MIF 2017: Fancy Throwing A 'Micro' Festival At Home?

We talk to new director John McGrath about the project and what to expect from the 2017 edition

Written by  Vicky Smith | Follow @mcrconfidential | Wednesday, 23 November 2016 10:47

WHEN Manchester International Festival 2017 released details of its first four shows last week, two things in particular came to mind. One, despite the usual variety of originality and artistry - this year manifested in a huge Piccadilly Gardens fashion runway, amongst other things - was the lack of ‘celebrity’ names which usually pepper announcements. Two, a quirky concept running up to the event called ‘Festival In My House.’ But back to that later. 

Participants will work with MIF staff to stage the event on a £1500 budget

Whilst it’s true that the festival does have a new director in the form of John McGrath, and hence an inevitable change of artistic direction, he tells me that he hasn’t actually dispensed with the ‘bigger’ names; we can expect some familiar personalities when the full programme is announced in March.

Yet it’s interesting, and significant, that he’s chosen to announce what are arguably more community-led events first; from What Is The City But The People? to My Festival and What If Women Ruled The World?

MIF Artistic Director John McGrathMIF Artistic Director John McGrath

As the theatre director’s background proves, it’s indicative of what McGrath is about. Following a period of producing plays in New York, he reopened Contact Theatre following its 1999 refurbishment, introducing in particular a focus on young people. Most recently, he was Artistic Director of National Theatre Wales; where he produced a lot of site-specific large-scale works everywhere, from hangars to mountaintops, as well as strengthening engagement through digital channels. Whilst MIF is his first festival position, it’s clear that the emphasis on community remains.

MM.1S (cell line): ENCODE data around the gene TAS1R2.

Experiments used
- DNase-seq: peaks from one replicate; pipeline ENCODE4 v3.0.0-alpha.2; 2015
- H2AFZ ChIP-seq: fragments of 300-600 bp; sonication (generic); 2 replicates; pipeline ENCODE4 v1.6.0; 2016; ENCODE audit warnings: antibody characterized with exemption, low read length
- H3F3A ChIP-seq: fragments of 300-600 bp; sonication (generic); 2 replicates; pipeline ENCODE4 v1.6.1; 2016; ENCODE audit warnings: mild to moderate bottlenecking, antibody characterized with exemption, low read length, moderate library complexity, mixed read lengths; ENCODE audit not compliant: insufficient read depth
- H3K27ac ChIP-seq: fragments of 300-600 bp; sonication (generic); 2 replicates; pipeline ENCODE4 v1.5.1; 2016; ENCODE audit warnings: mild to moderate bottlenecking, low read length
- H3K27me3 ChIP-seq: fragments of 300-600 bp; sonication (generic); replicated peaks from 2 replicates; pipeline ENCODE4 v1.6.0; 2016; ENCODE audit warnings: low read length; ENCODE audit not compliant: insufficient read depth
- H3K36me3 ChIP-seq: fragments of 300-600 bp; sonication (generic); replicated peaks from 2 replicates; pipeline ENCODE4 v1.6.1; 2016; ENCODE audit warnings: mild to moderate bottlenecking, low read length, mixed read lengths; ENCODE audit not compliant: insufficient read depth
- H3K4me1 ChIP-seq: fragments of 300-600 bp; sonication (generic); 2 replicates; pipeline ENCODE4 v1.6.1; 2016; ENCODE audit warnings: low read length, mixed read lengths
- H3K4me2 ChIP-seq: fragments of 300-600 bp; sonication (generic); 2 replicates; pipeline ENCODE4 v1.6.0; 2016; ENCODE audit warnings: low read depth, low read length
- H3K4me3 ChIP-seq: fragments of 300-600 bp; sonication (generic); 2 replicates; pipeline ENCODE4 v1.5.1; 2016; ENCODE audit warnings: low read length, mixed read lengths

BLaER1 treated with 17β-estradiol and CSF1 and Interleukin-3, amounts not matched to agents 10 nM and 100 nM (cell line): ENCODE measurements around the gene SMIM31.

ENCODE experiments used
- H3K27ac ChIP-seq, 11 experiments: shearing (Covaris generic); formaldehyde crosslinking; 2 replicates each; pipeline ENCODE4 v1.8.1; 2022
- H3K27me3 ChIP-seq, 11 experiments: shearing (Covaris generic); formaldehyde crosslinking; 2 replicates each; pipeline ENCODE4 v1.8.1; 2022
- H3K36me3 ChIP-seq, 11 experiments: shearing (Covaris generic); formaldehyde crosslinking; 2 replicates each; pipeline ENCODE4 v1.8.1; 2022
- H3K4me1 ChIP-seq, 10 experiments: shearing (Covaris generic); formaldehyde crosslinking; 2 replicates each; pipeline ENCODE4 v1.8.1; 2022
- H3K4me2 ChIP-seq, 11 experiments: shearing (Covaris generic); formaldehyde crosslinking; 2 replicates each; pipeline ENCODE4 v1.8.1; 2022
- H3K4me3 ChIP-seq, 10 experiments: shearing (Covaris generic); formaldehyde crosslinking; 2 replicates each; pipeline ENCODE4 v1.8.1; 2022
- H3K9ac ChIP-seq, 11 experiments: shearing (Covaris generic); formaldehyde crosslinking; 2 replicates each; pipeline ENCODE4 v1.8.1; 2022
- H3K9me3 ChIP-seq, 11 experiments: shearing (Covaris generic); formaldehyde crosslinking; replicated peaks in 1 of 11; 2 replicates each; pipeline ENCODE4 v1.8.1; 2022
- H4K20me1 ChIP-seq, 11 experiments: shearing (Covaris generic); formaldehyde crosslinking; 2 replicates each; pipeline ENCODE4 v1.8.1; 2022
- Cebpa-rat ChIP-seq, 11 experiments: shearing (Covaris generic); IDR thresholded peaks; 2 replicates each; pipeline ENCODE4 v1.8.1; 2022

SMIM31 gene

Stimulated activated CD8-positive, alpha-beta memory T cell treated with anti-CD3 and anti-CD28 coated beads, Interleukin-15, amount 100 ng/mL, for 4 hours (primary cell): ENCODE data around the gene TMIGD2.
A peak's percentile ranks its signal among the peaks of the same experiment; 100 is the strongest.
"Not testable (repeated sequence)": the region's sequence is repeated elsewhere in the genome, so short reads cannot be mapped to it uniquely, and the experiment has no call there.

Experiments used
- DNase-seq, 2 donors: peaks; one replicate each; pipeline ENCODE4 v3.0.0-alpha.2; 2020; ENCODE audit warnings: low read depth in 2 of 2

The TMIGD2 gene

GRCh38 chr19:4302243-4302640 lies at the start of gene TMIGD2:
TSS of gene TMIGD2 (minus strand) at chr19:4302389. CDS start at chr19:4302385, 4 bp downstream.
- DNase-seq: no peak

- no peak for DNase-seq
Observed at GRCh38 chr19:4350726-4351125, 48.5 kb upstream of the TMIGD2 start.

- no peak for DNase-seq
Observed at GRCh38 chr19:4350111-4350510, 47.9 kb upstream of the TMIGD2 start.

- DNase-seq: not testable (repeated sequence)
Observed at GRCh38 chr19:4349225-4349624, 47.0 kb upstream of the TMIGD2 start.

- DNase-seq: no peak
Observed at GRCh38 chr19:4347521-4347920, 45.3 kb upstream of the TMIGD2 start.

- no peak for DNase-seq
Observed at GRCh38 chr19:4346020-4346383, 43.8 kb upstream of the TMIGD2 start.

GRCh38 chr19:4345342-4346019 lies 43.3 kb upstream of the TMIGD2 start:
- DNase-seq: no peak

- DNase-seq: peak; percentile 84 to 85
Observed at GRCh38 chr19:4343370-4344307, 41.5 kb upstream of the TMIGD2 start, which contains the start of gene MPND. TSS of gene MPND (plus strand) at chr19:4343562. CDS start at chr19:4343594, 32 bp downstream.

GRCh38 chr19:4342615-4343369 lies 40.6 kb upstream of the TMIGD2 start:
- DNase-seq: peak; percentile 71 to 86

With last year’s concerns that MIF had ‘forgotten’ Manchester, forgoing locals in favour of cultural tourism, more involvement with the local community is arguably a necessity - although McGrath is keen to point out he doesn’t think the ‘Manchester’ element should outweigh the ‘international’ one. 

“I think it’s important we have people visiting and enjoying the arts alongside residents. To be a ‘Northern Powerhouse’, we must have a cultural offering that appeals to audiences both global and at home.”

His point is backed up with the Factory - a £110m development which is set to be the future home of MIF, reflecting both ‘contemporary Manchester’ and a ‘modern world’. And, as with previous years under former director Alex Poots, 2017’s programme will appeal to a diverse demographic through over twenty brand new commissions. 

Factory will be MIFs permanent home when opens in 2019The Factory will be MIF's permanent home when it opens in 2019

This year, however, there’s something only locals can get their mitts on in the lead up to the festival - and that’s an unusual new scheme called 'Festival In My House'. No guesses to what it involves, but how does it work? And who can get involved? 

“We’re planning on nine ‘micro-festivals’ altogether,” says John, “one for each month in the run up to the festival starting in July. Anyone can take part - whether student, singleton or family - but we’re anticipating a lot of applications so, although subjects can be broad, ideas need to be very focused”.

MIF is piloting the project with two invite-only fests in Cheetham Hill and Levenshulme. M8 Festival will be based on social dance forms, while The Mehndi Festival invites local artists to create their own contemporary henna designs. While one is a lot more wide-ranging, John tells me, both caught curator’s attention with a clear sense of direction and ‘big ambition on an intimate scale’. 

.Mehndi is a popular tradition on the Indian subcontinent

So we know what they’re looking for - what happens if you’re chosen? 

"Participants will work with MIF staff to stage the event on a £1500 budget, from commissioning performers to lighting and design. We’ll also help to market it, although obviously there’ll be limited capacity. But whether it’s just for the neighbours or further afield, it doesn’t matter. There’s a festival in Brazil where artists perform in people’s homes but we’re turning the idea on its head - the idea here is to show people what goes in to organising festival rather than just the end result.”   

So, if you fancy playing MIF director yourself, get brainstorming and applying now: full information can be found here. As for the rest of the MIF programme, we’ll have to wait until 8 March - but something tells us McGrath will be pulling a few more surprises from his director’s hat yet. 

Manchester International Festival

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